The job of a heat exchanger is to capture heat from burning gas and transfer it to your pool’s water—the more efficiently, the better. The combination of operating heat and pool water chemistry is very tough on exchangers, leading to corrosion and failure. That’s why we made the ETi 400 High-Efficiency Heater’s direct-fire heat exchanger from pure titanium. It provides a long life even under extreme conditions and is the most corrosion-resistant material in the industry. The ETi heater has the highest efficiency in its class and is the longest lasting heat exchanger ever built, with ASME-certified construction.
With staffing levels expected to rise almost 20 percent in 2015, the job market is looking hot for candidates and busy for HR. Many companies are bringing in new candidates at higher rates this year, and your current employees now have other options if they aren't happy. Making employees successful is vital to their job satisfaction and retention--and because of the job market heating up, it's more important than ever.
Imagine two companies...
In today's unpredictable economic climate, many business owners are finding that the traditional means of funding a comfortable retirement may not be reliable enough. Even with a wise investment of the proceeds from the sale of your business, the ups and downs of the market can negatively affect its rate of return, causing a ripple effect through your other retirement income sources. This could limit your ability to generate a large enough annual income in retirement.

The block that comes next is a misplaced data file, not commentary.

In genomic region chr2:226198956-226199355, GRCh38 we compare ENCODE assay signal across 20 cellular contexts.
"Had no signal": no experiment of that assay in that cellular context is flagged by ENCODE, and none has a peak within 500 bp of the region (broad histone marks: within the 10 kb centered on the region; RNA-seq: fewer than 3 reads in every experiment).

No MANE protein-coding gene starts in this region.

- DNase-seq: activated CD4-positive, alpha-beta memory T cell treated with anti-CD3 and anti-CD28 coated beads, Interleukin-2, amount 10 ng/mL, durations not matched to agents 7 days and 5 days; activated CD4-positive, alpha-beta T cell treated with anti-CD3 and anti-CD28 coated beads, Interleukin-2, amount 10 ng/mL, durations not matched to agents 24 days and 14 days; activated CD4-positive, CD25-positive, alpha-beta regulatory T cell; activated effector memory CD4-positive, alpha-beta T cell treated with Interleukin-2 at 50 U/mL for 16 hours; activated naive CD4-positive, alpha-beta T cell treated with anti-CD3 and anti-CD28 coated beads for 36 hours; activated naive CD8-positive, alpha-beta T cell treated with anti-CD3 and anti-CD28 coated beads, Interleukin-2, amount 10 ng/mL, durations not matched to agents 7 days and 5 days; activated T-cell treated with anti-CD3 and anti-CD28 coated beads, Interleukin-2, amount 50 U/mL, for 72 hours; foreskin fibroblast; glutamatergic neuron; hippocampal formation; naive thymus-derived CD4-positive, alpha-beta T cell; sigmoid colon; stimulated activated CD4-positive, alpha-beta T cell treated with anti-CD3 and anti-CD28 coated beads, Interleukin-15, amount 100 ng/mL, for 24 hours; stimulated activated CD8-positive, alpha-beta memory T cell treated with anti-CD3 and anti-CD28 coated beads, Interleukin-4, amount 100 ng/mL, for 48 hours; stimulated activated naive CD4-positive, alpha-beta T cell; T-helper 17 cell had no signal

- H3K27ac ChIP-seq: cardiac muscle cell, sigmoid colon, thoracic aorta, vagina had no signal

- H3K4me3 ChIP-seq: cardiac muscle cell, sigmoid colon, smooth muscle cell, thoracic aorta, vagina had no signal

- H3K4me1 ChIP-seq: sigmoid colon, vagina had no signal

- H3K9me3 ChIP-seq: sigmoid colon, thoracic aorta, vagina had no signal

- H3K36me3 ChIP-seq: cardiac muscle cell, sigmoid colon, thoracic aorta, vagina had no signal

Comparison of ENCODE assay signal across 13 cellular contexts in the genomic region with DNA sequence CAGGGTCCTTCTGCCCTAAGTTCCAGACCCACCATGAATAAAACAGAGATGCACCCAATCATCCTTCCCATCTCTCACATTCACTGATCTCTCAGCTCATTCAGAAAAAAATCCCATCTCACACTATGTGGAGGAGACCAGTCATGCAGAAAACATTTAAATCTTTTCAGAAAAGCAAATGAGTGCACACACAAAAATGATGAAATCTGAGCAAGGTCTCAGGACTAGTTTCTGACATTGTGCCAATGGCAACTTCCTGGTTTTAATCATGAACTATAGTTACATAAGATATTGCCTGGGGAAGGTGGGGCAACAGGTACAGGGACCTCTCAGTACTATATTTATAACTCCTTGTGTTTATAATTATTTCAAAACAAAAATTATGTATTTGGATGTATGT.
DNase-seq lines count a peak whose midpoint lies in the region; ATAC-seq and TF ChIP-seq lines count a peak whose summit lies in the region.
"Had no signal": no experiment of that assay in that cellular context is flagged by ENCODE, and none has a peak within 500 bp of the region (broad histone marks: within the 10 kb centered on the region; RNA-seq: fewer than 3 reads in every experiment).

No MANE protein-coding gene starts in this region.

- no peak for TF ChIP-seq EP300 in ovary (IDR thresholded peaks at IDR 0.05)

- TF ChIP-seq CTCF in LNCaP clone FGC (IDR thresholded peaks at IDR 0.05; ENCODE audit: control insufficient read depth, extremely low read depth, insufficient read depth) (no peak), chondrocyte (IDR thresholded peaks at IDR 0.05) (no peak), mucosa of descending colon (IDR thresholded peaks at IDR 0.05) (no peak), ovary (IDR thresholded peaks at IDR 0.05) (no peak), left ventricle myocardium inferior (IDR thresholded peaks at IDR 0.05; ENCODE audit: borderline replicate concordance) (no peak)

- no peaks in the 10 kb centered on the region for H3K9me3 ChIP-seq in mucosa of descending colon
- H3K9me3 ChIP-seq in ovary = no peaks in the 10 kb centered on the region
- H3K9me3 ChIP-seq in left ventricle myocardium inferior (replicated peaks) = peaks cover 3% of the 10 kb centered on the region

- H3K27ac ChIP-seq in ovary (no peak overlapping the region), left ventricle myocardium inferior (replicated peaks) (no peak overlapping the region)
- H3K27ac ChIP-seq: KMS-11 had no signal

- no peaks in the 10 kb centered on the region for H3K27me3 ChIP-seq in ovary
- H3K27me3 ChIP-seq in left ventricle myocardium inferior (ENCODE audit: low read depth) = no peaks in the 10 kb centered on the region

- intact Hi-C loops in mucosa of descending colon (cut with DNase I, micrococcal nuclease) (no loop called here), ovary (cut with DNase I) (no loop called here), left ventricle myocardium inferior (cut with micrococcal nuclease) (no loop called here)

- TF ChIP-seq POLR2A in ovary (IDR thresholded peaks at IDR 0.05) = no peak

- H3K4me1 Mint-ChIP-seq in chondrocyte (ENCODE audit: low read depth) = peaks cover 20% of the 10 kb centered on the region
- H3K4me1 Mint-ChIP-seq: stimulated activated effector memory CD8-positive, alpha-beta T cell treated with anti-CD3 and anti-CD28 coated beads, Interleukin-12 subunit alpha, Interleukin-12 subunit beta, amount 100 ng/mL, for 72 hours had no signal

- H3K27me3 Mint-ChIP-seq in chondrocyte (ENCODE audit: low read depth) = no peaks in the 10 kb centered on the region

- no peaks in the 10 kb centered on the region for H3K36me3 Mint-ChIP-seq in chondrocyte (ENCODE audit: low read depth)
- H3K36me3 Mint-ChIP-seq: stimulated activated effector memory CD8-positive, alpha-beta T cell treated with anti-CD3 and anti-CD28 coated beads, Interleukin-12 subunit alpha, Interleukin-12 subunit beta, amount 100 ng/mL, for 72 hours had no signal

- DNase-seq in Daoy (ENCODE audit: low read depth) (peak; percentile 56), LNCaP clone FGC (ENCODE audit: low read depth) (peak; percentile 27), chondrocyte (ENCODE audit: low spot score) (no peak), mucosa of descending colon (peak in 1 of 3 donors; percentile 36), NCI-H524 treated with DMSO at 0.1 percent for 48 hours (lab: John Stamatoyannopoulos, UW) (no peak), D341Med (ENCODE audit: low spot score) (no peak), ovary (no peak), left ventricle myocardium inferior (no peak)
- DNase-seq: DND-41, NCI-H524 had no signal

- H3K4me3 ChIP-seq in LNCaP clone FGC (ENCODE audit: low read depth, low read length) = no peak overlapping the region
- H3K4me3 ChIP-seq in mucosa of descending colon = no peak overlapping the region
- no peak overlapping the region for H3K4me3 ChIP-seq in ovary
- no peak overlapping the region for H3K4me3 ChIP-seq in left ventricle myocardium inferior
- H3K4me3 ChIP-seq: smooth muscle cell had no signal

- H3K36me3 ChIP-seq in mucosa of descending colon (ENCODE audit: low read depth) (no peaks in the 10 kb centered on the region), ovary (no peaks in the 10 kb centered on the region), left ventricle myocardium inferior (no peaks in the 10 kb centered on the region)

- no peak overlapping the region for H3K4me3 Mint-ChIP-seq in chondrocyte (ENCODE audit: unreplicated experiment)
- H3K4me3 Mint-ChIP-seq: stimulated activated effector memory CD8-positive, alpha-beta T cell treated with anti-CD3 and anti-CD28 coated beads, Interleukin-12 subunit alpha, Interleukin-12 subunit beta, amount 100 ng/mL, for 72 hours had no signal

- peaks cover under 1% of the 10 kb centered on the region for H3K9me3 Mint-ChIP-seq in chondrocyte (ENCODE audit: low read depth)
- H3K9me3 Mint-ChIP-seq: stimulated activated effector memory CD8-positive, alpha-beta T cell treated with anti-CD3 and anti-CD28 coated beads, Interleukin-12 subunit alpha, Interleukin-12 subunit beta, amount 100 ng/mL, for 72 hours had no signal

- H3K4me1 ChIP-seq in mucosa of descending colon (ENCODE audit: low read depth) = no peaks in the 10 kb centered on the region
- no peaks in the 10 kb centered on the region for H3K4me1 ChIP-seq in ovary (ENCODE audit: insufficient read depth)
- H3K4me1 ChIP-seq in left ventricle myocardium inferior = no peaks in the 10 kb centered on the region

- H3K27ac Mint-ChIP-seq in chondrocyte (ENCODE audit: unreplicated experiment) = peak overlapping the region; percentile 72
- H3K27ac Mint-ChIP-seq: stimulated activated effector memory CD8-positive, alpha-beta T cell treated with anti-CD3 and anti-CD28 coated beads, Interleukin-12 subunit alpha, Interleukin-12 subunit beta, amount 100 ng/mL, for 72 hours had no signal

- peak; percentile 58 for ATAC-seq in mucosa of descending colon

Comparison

Why Consider a New HR Solution? Businesses today are embroiled in intense competition to manufacture the best products, deliver superlative services, win customers in new markets and geographies, and accomplish all of this while saving money. In this heated battle, the victors..
This year's theme of "drawing back the bow" expresses our view of professional selling as a discipline and a creative endeavor. Imagine a strip of film being advanced frame by frame: A target sits at the far end of a large field. An archer steps up to the line with a bow and arrow. The bow is raised, the arrow nocked. Now, inch-by- inch, the arrow is moved backwards--away from the target. It is precisely this motion of drawing back the bow that determines the force and speed of the arrow's flight.